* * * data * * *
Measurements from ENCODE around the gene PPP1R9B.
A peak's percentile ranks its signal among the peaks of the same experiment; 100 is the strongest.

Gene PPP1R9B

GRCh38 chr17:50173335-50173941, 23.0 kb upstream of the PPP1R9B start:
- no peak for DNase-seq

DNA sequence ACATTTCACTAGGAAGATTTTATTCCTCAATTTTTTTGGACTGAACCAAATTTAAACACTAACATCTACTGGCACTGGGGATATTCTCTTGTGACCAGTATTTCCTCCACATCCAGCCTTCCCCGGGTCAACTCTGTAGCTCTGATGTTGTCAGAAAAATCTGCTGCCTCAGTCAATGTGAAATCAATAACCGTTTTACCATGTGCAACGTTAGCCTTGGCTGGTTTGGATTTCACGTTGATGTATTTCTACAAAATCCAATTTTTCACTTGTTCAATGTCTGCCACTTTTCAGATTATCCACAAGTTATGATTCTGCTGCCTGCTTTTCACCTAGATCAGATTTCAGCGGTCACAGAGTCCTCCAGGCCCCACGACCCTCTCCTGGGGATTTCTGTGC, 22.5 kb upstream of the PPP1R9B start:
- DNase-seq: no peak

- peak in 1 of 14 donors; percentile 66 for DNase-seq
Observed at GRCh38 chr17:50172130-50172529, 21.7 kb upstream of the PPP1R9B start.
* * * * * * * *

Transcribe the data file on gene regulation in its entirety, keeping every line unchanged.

Measurements from ENCODE around the gene PPP1R9B.
A peak's percentile ranks its signal among the peaks of the same experiment; 100 is the strongest.

Gene PPP1R9B

GRCh38 chr17:50173335-50173941, 23.0 kb upstream of the PPP1R9B start:
- no peak for DNase-seq

DNA sequence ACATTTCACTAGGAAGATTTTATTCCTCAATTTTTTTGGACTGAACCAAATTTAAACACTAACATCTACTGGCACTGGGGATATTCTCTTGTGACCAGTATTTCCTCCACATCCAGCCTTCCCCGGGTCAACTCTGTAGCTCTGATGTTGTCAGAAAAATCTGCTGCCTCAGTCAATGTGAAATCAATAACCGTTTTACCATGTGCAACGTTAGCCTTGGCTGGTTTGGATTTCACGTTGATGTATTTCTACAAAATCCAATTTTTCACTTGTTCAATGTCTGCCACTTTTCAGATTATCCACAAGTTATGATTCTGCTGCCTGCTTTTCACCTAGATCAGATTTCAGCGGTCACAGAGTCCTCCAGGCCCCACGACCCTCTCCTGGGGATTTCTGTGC, 22.5 kb upstream of the PPP1R9B start:
- DNase-seq: no peak

- peak in 1 of 14 donors; percentile 66 for DNase-seq
Observed at GRCh38 chr17:50172130-50172529, 21.7 kb upstream of the PPP1R9B start.